3rd Quarter GDP Balances Out
When the U.S. economy all but collapsed earlier this year in the wake of the coronavirus pandemic, economists speculated as to what kind of recovery would occur—“V”-shaped, “U-shaped, even “K-shaped” were topics of spirited discussion.
The final shape remains open; however, if the final third quarter estimate of gross domestic product provides any inkling, “V-shape” is the winner—even if only temporarily.
The Bureau of Economic Analysis yesterday said its third (final) estimate of third quarter gross domestic product saw real GDP increase at an annual rate of 33.4 percent. This is up slightly from the first and second estimates that took place in October and November, respectively, and reflect more complete source data.
At face value, the third-quarter gain canceled out the dramatic 31.4 percent drop in the third quarter. However, the coronavirus persists, with large segments of the American economy still shut down and social distancing restrictions still in place.
BEA said the upward revision primarily reflected larger increases in personal consumption expenditures and nonresidential fixed investment.
“The increase in third quarter GDP reflected continued efforts to reopen businesses and resume activities that were postponed or restricted due to COVID-19,” BEA said. “The full economic effects of the COVID-19 pandemic cannot be quantified in the GDP estimate for the third quarter of 2020 because the impacts are generally embedded in source data and cannot be separately identified.”
The report said the increase in real GDP reflected increases in PCE, private inventory investment, exports, nonresidential fixed investmen, and residential fixed investment that were partly offset by decreases in federal government spending (reflecting fewer fees paid to administer the Paycheck Protection Program loans) and state and local government spending. Imports, which are a subtraction in the calculation of GDP, increased.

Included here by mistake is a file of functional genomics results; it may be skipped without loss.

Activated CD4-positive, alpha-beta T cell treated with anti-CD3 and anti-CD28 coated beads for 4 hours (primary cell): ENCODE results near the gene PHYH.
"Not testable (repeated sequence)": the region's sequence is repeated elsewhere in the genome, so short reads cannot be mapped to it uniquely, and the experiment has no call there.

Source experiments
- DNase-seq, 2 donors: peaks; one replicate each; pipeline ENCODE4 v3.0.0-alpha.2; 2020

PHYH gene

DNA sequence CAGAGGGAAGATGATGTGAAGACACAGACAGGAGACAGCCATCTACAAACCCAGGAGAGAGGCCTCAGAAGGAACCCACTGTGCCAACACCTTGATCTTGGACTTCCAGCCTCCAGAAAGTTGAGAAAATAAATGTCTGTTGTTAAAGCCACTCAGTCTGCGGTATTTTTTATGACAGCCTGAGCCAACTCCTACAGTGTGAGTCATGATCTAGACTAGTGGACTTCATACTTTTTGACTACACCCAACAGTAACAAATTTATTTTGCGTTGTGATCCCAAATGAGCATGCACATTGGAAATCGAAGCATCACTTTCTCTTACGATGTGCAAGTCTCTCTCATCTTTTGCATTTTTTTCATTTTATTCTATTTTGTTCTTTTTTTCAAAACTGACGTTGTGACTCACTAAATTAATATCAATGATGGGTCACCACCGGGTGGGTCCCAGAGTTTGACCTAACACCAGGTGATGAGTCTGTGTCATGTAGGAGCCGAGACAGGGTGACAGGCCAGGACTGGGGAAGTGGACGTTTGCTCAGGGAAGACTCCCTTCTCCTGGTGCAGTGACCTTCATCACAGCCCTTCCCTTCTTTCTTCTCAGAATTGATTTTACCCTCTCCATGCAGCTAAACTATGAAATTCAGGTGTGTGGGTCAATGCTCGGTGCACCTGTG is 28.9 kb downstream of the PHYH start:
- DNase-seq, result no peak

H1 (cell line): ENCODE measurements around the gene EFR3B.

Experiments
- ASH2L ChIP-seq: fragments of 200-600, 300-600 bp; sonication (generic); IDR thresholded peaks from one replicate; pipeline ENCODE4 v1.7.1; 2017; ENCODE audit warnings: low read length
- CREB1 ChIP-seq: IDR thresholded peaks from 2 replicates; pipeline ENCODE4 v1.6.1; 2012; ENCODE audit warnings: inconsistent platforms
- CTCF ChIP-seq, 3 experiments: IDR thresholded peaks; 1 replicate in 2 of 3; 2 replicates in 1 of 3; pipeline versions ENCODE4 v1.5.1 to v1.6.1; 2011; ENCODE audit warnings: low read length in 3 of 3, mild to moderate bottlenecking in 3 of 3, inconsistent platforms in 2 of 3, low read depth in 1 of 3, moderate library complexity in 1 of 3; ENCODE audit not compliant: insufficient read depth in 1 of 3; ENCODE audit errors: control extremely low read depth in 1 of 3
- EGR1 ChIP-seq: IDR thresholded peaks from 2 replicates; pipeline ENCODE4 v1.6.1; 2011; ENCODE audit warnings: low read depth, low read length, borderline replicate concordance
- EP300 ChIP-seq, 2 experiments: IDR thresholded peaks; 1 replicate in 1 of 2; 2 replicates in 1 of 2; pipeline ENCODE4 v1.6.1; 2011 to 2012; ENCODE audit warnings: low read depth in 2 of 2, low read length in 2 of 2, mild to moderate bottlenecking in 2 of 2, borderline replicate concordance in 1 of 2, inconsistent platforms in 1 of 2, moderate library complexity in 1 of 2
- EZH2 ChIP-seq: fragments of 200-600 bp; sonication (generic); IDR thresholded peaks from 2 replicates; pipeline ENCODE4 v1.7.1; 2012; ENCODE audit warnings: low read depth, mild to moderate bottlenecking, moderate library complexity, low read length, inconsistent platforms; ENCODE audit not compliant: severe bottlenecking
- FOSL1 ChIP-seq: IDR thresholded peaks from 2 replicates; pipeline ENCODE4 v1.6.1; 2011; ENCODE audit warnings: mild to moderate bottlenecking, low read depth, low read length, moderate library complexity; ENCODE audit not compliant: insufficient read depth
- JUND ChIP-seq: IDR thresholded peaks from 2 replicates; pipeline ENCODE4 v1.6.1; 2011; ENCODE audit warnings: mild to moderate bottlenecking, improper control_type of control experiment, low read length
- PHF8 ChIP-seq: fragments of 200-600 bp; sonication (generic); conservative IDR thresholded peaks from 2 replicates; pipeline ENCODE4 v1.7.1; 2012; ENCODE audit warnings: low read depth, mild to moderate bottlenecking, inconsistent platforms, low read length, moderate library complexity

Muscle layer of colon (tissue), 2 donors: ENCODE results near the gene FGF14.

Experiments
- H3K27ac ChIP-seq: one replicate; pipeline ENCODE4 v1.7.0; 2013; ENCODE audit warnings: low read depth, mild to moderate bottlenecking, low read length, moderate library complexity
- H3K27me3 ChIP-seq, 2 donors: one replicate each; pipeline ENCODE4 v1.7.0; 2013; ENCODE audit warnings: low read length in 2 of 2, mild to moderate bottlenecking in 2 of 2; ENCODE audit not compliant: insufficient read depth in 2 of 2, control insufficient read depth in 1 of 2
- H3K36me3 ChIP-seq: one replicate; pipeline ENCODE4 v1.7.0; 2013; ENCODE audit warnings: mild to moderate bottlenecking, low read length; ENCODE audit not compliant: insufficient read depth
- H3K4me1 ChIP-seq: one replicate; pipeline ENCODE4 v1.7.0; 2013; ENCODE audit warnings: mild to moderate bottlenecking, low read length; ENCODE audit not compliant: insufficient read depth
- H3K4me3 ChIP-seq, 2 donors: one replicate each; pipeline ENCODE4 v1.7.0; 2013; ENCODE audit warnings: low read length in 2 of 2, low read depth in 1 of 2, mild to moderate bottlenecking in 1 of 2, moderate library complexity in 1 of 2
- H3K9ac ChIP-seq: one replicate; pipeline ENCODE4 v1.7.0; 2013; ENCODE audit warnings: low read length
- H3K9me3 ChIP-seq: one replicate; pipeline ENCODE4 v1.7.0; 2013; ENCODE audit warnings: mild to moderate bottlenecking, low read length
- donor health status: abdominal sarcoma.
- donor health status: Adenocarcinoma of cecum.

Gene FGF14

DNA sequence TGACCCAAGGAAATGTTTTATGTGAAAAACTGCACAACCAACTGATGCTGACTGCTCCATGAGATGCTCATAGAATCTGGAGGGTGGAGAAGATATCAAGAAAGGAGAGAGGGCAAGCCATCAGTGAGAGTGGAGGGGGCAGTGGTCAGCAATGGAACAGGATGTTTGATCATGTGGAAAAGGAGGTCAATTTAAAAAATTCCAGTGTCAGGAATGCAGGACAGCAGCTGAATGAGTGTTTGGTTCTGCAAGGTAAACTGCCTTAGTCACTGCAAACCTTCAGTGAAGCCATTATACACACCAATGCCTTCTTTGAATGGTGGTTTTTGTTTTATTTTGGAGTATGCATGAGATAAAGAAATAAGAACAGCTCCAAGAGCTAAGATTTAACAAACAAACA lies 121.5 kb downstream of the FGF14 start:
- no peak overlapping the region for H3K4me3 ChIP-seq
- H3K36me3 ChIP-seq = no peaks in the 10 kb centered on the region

BEA said the increase in PCE reflected increases in services (led by health care as well as food services and accommodations) and goods (led by clothing and footwear as well as motor vehicles and parts). The increase in private inventory investment primarily reflected an increase in retail trade (led by motor vehicle dealers). The increase in exports primarily reflected an increase in goods (led by automotive vehicles, engines, and parts as well as capital goods). The increase in nonresidential fixed investment primarily reflected an increase in equipment (led by transportation equipment). The increase in residential fixed investment primarily reflected an increase in brokers’ commissions and other ownership transfer costs.